Web
  Analytics

Record of an installation: Ubuntu 12.04 Minimal + Cinnamon 2

Installing Ubuntu 12.04 LTS Netinstall edition with the Cinnamon 2 desktop, step by step.

Screenshot 2014 08 09 120821

I write this post not as a tutorial, but only as a personal logbook showing the installation of the operating system I’m currently using, Ubuntu 12.04 in Minimal mode (or Netinstall) with the Cinnamon 2 desktop.

The main reasons I chose this specific configuration were:

  • Ubuntu 12.04 because it’s a true rock. It’s 2 years old, which has made it super stable, and being LTS it still has other 3 years of support. I’ve been using it for a year as my main system (in a dual boot with my former main OS, Arch Linux, which I’ve put aside for now due to lack of time to keep it updated) and it’s the most stable distro I’ve used in a long time. I also have Ubuntu 14.04 on another partition but it gives me some bugs; one of which they resolved a few days ago, but I still prefer to give it more time and stay here in the meantime.

  • Cinnamon because it’s my favorite desktop environment, it has all the benefits of GNOME without most of its annoying quirks, and by default it already comes with a very attractive interface; besides that it has always been extremely stable for me. I choose version 2 in particular because it’s the one that has become independent from GNOME, it improves a lot in speed and resource consumption compared to previous versions, and instead of Nautilus it comes with Nemo, a more complete and powerful file browser.

  • Finally, the choice to do it in Minimal mode (a version of Ubuntu that is just the base system, without a graphical interface and with very few pre-installed packages) originally came from the serious errors I had when trying to install Cinnamon 2 on regular Ubuntu 12.04 or even Linux Mint 13, caused by the desktop’s incompatibility with some packages present in the installation (I assume GNOME ones, although this contradicts its supposed independence). Installing it in a clean environment solves this problem and also results in a lighter and faster system.

Since this isn’t a tutorial I won’t waste time on screenshots or extensive explanations of each of the steps. Still, the process is straightforward and one doesn’t need to delve into too many details. I hope it can be of use to someone, as well as getting your suggestions and opinions to improve the installation. 🙂

NOTE: I leave screenshots of how my desktop looks at the end.

Prerequisites

First of all I make sure to have the laptop connected to the modem via Ethernet, since the model I have (Dell Vostro 1320) requires Broadcom’s proprietary driver so I can’t use Wi-Fi during the installation of the base system.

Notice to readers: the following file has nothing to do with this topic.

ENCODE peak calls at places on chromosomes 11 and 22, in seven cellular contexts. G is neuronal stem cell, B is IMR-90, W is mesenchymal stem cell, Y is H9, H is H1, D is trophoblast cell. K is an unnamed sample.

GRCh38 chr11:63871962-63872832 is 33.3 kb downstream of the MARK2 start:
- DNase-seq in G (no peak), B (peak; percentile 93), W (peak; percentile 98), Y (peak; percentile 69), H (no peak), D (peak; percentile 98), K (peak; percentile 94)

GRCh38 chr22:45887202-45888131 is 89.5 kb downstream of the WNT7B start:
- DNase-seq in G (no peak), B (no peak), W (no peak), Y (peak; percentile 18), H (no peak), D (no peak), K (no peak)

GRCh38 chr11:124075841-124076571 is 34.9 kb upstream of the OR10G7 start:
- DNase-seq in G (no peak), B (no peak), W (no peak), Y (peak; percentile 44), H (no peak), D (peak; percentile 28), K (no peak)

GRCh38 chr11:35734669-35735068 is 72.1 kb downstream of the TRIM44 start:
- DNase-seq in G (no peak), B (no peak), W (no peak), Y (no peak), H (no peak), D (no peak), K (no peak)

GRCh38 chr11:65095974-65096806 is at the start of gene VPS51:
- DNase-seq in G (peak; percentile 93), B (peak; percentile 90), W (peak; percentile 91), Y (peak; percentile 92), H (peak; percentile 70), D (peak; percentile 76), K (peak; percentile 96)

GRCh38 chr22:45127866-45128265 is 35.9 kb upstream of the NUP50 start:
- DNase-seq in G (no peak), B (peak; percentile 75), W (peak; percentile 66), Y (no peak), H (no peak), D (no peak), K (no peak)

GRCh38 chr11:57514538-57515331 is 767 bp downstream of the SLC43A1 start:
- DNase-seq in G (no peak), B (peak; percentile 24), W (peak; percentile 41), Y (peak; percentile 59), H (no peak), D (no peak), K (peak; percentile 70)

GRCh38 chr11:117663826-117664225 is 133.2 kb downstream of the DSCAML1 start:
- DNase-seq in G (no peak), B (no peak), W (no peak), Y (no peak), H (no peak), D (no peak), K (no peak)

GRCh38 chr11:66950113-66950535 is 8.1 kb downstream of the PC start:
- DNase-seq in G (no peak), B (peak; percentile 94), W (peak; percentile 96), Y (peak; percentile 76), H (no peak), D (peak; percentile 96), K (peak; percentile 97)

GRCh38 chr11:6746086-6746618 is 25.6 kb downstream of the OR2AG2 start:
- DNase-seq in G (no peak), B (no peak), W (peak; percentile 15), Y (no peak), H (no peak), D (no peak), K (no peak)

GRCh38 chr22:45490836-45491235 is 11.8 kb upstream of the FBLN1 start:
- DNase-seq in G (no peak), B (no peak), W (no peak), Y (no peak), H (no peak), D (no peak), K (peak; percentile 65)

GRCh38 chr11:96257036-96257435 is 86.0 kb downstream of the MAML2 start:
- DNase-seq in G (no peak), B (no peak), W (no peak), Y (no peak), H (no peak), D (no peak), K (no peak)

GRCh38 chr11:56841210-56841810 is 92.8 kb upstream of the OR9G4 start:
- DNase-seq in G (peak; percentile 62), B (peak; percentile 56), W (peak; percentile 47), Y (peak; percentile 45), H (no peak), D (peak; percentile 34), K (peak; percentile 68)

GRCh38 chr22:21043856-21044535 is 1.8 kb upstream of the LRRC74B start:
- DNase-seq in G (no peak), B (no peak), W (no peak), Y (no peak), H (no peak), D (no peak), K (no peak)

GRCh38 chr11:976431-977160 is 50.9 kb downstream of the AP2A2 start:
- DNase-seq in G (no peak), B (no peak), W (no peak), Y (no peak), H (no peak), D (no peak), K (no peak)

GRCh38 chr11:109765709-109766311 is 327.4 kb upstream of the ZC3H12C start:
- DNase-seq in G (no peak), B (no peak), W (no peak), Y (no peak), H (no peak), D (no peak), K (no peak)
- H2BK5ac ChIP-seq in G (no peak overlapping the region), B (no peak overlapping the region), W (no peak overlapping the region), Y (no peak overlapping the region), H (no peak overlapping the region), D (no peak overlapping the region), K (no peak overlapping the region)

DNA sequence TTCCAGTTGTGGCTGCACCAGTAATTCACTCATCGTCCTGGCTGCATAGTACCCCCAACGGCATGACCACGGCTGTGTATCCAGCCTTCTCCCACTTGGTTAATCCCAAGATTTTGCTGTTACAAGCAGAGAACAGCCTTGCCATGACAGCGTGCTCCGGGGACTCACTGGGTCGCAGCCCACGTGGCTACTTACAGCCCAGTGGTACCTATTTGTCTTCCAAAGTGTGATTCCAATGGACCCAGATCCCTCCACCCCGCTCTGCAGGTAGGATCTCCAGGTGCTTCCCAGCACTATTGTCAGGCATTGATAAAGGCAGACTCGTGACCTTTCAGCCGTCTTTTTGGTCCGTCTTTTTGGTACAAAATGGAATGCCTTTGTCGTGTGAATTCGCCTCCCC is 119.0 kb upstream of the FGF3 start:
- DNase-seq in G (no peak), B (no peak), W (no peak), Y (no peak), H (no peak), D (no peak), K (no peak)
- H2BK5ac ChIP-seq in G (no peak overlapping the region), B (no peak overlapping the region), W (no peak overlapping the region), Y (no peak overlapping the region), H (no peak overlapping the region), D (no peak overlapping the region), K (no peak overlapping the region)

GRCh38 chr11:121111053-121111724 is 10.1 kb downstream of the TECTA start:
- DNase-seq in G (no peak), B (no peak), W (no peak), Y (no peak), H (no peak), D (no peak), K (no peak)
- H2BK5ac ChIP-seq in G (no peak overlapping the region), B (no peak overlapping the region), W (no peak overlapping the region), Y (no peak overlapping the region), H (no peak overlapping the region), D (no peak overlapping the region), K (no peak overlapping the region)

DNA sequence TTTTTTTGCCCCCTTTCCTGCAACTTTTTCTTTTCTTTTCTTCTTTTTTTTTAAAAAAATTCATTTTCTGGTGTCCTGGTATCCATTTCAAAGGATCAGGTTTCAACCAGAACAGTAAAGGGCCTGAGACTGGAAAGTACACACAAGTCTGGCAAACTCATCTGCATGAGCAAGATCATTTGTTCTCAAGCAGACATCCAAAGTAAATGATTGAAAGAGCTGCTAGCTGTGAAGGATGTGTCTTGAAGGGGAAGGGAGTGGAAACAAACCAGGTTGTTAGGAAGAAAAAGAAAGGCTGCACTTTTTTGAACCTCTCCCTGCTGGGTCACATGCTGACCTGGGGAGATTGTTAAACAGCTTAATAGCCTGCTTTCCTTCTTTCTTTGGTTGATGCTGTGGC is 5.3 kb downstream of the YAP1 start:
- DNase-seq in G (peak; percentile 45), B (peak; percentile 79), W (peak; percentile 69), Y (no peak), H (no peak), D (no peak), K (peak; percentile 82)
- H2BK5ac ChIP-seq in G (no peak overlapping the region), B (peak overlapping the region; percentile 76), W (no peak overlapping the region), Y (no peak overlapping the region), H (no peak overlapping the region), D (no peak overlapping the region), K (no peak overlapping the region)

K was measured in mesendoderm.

I also pre-partition with GParted on a Live CD so that I don’t have to do it with the Minimal ISO’s wizard, and memorize or write down the numbers of the partitions I’m going to use.

Ready that, I download the Minimal ISO of Ubuntu 12.04 (which only weighs 27 MB) and flash it on a USB stick:

1
2
3
$ wget http://archive.ubuntu.com/ubuntu/dists/precise/main/installer-i386/current/images/netboot/mini.iso  
# chmod 777 /dev/sdb  
# dd if=mini.iso |pv|dd of=/dev/sdb

Note: to run the third command, the pv package must be installed, which in Ubuntu can be installed using:

1
# apt-get install pv

Now I only have to restart the machine and boot from the USB stick to begin the installation.

Base system installation

If you’ve ever installed Debian in Netinstall mode you’ll find that the process is exactly the same, the Ubuntu guys haven’t really changed anything to the wizard.

In order not to delay myself much in this part, I’ll leave you with this tutorial from Geeks & Linux Atelier! that describes the process (in Spanish, I couldn’t find any good one in English).

The only notable points I follow in this part are:

  • Selecting the “Advanced” mode to have access to all the options.
  • In the “Partitioning” part, I select “Manual” to only mount the partitions I had already created (pay attention here to the partitions that will be formatted and those that won’t).
  • Disabling automatic updates, because I prefer to do it manually.
  • In the part about “Software selection”, where it asks me to choose a desktop, I don’t choose any since I’ll install Cinnamon on my own.
  • I don’t install Grub either because I use Arch Linux’s (Ubuntu 12.04 doesn’t detect Arch). That implies logging into Arch and regenerating the Grub from there, but obviously whoever tries to repeat this doesn’t have that problem, so they can tell the wizard to install Grub and problem solved.

Once the steps are finished, the base system is installed and I restart to begin the customization.

Cinnamon and LightDM installation

Upon starting the system, it obviously boots into pure console because there’s no desktop installed. To install Cinnamon 2 on Ubuntu 12.04 I need to add Linux Mint 13 Maya’s repositories, but with the backports option enabled since in the regular repositories they only have Cinnamon 1.6.

So, I add the repos to the sources.list:

1
2
sudo sh -c "echo '#Linux Mint 13 Maya' >> /etc/apt/sources.list"  
sudo sh -c "echo 'deb http://packages.linuxmint.com maya main upstream import backport' >> /etc/apt/sources.list"

Update:

1
# apt-get update

Install the GPG signatures:

1
# apt-get install linuxmint-keyring

Update again:

1
# apt-get update

And install the necessary packages:

1
# apt-get install cinnamon cinnamon-control-center cinnamon-settings python-pexpect cinnamon-themes mint-artwork-cinnamon mint-themes mint-x-icons gnome-icon-theme-full gtk2-engines-murrine murrine- themes mint-backgrounds-maya

That includes Cinnamon 2 along with Linux Mint’s themes and wallpapers and the GTK Murrine engine.

This Cinnamon also adds some dependencies that I use, such as Brasero (no idea why it includes it), GNOME System Monitor, and Network Manager.

Now that I no longer need the Linux Mint repo, and since it might not be a good idea to just leave it there receiving packages from the backports, I edit the sources.list again: